I got that C because I turned in my work and I made a valiant effort to do the work.

I was not able to retain it for very long, but I would try to remember it long enough to take a test.

I found a way around my brain.

Today, I still have problems. That does not go away. I ask people to talk slower. I ask them to repeat all the time. I try to get every word and I ask what does that mean a lot.

When I watch a show with family, I simply ask them to pause to explain so I can be where they are in the story.

You have to get past being embarrassed. You have to get passed needing to be where everyone else is. You have to be willing to be okay with who you are and not be ashamed.

I know. I still struggle with wanting to be like everybody else in the room. I still want to understand and communicate like the average person.

I had a roommate in college. She did not even study and got A’s. I studied around the clock for the C that I deserved! I was happy when I saw that C on that paper because to me it said A. I had earned it. It was all mine. I was proud.

Living beyond our limitations

I had the amazing opportunity to write for Jeff Noble with FASDForever website. He asked me to write a blog from an adults perspective. This is what I wrote.

Because of the response I received and the amount of people I can that it helped, I want to continue to write about FASD. I want to continue to offer hope that are living with this dreadful disability. Key word: LIVING.

It is possible to LIVE with FASD. It is not a social death sentence. We absolutely can live beyond our limitations! We are so much more than what the doctors say. They only see where the brain is malfunctioning. What they don’t see is our determination to make it beyond all that. No matter how many times we are told we cannot do something, we will try that much harder to make it happen.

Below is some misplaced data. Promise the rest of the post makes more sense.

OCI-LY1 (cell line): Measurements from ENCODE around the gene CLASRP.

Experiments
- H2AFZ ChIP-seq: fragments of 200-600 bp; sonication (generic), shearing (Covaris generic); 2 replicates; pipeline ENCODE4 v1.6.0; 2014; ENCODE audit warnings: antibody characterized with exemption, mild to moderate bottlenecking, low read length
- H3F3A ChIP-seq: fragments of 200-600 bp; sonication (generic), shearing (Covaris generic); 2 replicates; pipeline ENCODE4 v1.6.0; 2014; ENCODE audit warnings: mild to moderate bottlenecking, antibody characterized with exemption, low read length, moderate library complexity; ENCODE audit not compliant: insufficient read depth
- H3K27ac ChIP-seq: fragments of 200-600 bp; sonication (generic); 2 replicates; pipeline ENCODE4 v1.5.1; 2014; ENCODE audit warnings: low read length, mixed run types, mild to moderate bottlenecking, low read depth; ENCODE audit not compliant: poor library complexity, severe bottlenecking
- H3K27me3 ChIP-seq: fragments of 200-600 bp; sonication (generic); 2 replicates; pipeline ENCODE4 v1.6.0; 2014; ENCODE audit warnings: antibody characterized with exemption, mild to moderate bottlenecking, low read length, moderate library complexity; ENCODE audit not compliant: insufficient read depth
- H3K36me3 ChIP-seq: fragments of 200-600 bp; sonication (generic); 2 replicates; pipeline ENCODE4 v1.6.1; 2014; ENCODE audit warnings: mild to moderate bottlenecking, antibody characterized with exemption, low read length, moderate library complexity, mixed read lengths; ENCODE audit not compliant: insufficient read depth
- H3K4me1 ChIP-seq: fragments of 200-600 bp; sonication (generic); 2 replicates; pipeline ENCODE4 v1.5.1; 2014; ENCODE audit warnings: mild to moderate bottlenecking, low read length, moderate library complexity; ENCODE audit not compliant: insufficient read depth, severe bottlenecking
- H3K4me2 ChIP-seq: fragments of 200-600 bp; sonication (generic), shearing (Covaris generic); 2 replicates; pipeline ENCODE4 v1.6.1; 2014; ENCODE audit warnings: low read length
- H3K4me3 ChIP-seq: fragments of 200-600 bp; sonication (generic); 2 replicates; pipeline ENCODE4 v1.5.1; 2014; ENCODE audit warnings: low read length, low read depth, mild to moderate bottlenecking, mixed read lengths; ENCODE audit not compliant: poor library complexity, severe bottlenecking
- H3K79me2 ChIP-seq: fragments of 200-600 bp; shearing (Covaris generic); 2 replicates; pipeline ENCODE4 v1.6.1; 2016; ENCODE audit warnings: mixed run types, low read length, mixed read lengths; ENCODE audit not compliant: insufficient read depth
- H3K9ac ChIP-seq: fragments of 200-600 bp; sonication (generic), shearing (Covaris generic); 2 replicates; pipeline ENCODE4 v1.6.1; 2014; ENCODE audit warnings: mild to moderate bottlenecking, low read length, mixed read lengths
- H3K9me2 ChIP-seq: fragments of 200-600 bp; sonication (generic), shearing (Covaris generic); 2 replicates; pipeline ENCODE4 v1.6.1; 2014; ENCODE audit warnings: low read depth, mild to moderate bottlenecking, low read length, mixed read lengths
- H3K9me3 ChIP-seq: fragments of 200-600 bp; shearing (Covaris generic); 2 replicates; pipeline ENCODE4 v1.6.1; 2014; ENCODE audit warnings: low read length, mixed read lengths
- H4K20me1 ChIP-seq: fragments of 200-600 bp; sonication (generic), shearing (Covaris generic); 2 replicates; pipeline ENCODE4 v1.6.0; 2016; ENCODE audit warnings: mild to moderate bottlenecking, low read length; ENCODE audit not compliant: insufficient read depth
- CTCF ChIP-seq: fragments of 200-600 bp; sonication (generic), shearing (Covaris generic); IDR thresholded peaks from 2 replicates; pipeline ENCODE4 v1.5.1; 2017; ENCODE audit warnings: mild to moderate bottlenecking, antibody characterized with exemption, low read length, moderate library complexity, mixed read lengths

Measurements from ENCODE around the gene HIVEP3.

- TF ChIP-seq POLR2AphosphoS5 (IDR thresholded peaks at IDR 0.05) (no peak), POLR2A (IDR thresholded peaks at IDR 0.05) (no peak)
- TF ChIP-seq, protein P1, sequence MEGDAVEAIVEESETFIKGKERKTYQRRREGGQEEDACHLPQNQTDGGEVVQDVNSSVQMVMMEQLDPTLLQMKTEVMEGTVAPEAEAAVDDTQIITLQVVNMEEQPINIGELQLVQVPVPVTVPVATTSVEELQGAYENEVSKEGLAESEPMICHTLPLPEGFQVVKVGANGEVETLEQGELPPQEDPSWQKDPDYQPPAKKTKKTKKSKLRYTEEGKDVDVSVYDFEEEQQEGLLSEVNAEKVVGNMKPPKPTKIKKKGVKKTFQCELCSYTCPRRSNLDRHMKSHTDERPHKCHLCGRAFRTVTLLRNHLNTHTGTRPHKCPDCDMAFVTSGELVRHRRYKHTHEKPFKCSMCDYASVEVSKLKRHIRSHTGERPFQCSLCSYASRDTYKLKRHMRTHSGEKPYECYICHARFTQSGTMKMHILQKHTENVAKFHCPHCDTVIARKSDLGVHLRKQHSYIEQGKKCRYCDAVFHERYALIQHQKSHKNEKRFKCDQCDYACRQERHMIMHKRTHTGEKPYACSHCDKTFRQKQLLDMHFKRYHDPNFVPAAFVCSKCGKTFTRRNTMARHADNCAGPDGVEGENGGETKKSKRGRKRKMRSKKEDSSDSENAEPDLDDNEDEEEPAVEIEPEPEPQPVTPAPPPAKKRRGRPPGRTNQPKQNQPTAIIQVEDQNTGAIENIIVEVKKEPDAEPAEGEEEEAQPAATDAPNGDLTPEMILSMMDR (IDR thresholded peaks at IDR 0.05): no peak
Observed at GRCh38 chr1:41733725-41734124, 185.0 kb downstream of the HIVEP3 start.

For a long time, I thought I was autistic. I actually had an easier time accepting that fact. When I heard that what was actually wrong with me was I was FASD, I lost my breath. I’m not sure why it affected me so much deeper, but it hit me to the core of who I am.

It actually made sense to me. I knew my biological mother had issues and had drug and alcohol problems, in those days, but I never linked that with the day to day struggles that I have. It was hard for me to realize, no matter how hard I worked, I would still have these disabilities. I am an overcomer.

The hope came in when I realized all my life I had been compensating for my disabilities. I learned how to learn. If a thousand ways did not work, I found one that did. I would not give up until I made it happen. I might spill everything along the way. I might not understand 80% of what goes on around me, but I am still going to be the best I can be, regardless of these disabilities.

I had two choices when I realized I was living with FASD. Number one, roll over and let it beat me. Number two, LIVE and no matter what, never let it beat me.

I am very anxious to do things on my own. I find external brains to go with me or I go a path I have always gone.

I have passions that are so deep that it bleeds through in everything I do. I decided to take those passions and see if I could make money from them.

We might not be able to do what everyone else can do, but they cannot do everything we can do. Many of them do not see the beauty in the world, like we do.

I stop to smell the roses.
I look up to watch a plane.
I sit in the dirt and still play.
I watch the beauty of nature with the eyes of a child.

I wouldn’t want to change these things at all.

Today, with FASD, I LIVE. I offer hope to those who think they will never be able to make it to tomorrow. I offer strength as one who has already gone before and proven that no matter how hard it is, you can do it.

If I can get a masters degree when they told me I would not even get a high school education, anyone can. I did not let my disability rule me. I had to be more creative.

I could still keep my dreams and aspirations. How I got there had to change a little, but I still got there. One frustration at a time…lol. Yea, I’m still working on that one.

I didn’t say it would be easy, but it is possible.